In 2019, Boris Johnson secured the Conservatives’ biggest majority for 40 years and appeared set for a decade in power.
“And yet, today, he is not only not Prime Minister, but he is no longer a Member of Parliament. His political career seems dead,” said UnHerd’s political editor Tom McTague.
Freed from the shackles of parliamentary oversight – and the need to declare outside earnings in the register of members’ interests – “now he can concentrate on honing his legacy”, said Sky News’s political editor Sam Coates. Not just “the 2019 election, Brexit, vaccine and leading the world on Ukraine, but also upending the way politics works in this country”.
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As the last few days have proved, Johnson still looms large in Westminster and in the wider country – so what will he do now?
“The afterlife of a modern British prime minister can go one of two ways,” according to the i news site’s Simon Kelner. “You can be defenestrated by the electorate and then go on to make a large amount of money. Or you can be defenestrated by your own party and then go on to make a large amount of money.”
Johnson is already reaping the rewards. The MPs’ register of interests revealed that since leaving Downing Street he can command more than £250,000 for a single speech. Writing for Bloomberg, Martin Ivens estimated that the former PM has earned more than £6.5 million from public-speaking engagements in the last year alone.
“Although he loves the money, he might soon get bored,” said Ivens. It’s nice being “feted abroad”, especially in the Ukraine where he gets a “hero’s welcome for his full-throated defence of that nation”. But Johnson may miss the applause back home. “Like Oscar Wilde, he is a self-publicist who believes there’s nothing worse than being talked about, other than not being talked about,” Ivens concluded.
Back to the books
Along with his recently announced memoir – which will reportedly earn the former Tory leader more than £6m, according to The Independent – quitting Parliament may also give Johnson time to finish a different book, which has been years in the writing.
He first agreed to write Shakespeare: The Riddle of Genius in 2015, receiving an advance of at least £88,000. His publisher Hodder and Stoughton UK hoped the book “would bring his ‘characteristic curiosity, verve, and wit’ to retelling the life of Britain’s greatest author”, said the Financial Times.
The deal was rumoured to be close to £500,000, but “by the time the book eventually appears, almost a decade is likely to have passed”, said The Guardian.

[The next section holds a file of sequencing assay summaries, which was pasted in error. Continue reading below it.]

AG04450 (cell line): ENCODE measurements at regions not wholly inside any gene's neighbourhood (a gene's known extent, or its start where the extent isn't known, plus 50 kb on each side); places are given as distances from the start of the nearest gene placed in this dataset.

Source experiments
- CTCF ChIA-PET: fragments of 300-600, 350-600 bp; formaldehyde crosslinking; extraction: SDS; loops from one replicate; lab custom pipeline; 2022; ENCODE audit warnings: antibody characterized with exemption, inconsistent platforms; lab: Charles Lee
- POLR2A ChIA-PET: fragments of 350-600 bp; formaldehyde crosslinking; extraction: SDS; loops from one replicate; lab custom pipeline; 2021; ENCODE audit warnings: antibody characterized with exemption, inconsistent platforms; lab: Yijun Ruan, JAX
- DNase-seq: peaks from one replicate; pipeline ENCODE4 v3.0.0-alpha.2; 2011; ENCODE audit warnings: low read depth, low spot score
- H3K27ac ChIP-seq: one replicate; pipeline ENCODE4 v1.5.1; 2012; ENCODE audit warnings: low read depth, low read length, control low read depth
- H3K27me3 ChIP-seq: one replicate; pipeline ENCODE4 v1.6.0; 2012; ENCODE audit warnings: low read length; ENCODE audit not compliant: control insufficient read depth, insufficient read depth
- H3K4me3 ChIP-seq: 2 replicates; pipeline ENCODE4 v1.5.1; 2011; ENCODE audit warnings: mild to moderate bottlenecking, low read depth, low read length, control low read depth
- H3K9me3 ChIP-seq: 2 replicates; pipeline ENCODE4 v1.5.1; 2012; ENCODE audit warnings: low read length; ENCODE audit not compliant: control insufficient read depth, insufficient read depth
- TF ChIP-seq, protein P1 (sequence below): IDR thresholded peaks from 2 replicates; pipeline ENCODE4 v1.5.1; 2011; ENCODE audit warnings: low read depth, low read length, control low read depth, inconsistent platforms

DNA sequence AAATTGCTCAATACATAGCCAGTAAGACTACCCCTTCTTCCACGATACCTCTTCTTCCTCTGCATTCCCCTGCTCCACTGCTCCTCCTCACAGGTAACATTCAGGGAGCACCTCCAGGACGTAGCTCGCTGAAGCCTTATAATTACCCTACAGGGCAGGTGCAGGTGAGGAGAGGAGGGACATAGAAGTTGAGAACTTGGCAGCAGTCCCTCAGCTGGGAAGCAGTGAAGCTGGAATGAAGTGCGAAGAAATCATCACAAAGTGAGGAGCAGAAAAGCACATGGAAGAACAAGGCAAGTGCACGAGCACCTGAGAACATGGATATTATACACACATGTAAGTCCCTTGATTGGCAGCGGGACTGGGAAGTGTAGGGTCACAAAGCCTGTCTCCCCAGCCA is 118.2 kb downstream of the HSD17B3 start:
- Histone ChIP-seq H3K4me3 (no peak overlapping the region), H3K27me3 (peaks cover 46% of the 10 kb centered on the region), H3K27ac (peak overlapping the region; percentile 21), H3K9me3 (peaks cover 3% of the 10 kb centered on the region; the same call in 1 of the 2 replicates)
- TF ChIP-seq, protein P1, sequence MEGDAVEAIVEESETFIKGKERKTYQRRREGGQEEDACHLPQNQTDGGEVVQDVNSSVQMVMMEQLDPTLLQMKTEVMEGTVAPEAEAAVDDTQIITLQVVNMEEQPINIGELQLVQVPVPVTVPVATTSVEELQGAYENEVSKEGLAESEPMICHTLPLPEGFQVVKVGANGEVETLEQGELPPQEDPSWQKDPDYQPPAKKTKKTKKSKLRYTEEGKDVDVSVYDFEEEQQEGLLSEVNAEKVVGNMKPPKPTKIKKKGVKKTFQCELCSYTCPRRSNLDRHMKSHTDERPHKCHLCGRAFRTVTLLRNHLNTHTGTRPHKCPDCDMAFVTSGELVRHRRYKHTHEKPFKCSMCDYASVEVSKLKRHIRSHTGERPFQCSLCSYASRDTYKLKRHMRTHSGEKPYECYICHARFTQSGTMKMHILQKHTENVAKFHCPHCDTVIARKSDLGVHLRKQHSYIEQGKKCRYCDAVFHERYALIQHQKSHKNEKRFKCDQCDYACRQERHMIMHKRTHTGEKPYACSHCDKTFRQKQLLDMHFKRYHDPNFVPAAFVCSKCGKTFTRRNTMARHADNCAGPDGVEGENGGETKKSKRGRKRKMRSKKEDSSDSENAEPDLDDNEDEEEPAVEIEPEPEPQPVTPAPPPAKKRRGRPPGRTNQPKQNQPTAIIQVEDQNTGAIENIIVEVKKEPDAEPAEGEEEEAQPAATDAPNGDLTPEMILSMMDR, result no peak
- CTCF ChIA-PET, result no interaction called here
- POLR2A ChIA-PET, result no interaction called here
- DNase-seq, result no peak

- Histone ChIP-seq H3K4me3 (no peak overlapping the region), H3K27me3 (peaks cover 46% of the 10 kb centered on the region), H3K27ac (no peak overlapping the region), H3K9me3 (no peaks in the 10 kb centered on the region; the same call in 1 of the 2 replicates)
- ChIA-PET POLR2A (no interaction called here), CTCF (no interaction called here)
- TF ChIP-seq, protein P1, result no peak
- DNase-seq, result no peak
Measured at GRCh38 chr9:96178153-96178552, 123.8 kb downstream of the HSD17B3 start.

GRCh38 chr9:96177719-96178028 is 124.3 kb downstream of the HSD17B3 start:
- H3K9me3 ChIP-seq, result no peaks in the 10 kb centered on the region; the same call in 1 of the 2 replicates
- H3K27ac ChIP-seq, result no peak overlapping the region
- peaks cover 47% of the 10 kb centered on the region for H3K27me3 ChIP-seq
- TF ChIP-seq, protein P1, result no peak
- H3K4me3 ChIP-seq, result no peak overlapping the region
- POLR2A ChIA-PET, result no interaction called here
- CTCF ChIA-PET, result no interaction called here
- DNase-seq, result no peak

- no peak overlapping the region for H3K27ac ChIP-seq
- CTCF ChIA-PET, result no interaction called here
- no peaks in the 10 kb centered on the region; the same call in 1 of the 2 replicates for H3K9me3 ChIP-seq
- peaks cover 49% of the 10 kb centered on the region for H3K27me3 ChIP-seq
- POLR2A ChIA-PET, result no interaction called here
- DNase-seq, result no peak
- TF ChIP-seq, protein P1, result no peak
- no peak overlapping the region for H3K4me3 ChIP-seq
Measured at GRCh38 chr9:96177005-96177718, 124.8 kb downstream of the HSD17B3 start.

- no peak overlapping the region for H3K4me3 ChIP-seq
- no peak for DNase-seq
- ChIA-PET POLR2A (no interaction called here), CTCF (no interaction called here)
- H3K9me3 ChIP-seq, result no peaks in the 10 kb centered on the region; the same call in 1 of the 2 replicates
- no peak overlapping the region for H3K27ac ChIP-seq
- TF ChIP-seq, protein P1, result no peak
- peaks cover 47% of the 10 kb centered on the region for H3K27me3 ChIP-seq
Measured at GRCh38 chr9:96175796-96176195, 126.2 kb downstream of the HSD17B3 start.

Return to journalism
While serving as London mayor, Johnson had a second job writing a column for The Daily Telegraph that reportedly earned him £250,000 a year – an amount that he once famously dismissed as “chicken feed”.
He had to quit the role when he became foreign secretary in 2016, but was immediately rehired by the paper on a salary of £275,000 a year when he left the cabinet two years later.
“Under Johnson, government and the press merged and became interchangeable,” wrote Peter Oborne in Prospect magazine. And after a successful career as a journalist, the former PM will “probably return to newspapers”, predicted the veteran broadcaster.
… or something bigger?
Writing might be Johnson’s “first love”, said Laura Kuenssberg for the BBC, “but might there be something bigger?”
“By chance his old newspaper the Telegraph has just come up for sale and – by chance – its former editor Will Lewis has just been made a knight by Johnson. Is there, by chance, the possibility they might be part of a bid to take it over?” she asked.
Discussions may “only be at the stage of ideas being scribbled down on paper”, said Kuenssberg, but were he to take on a bigger role, perhaps as editor, it “might be the Conservatives’ worst nightmare”.
Return to politics
In deciding to stand down rather than fight a recall petition and by-election, Johnson “has walked off the pitch rather than being red carded by a Sunday league ref”, said former Tory MP James Duddridge in The Sun.
This is “the conclusion of a chapter, not the end of the book”, he added, predicting a political comeback “maybe even before the next election”.
Johnson himself has suggested he would return, telling the Daily Express this week: “We must fully deliver on Brexit and on the 2019 manifesto. Nothing less than absolute victory and total Brexit will do – and as the great Arnold Schwarzenegger said, I’ll be back.”
Yet even if he were to manage a return to the Commons, “there is no conceivable path to him becoming leader again”, said Coates at Sky News.
Johnson had “huge potential to create, but also to destroy – his extraordinary majority, his reputation, and the party he led too”, said the BBC’s Kuenssberg. “He must now decide what to do with the power that he still retains. And his old party must decide how much attention it wants to pay.”
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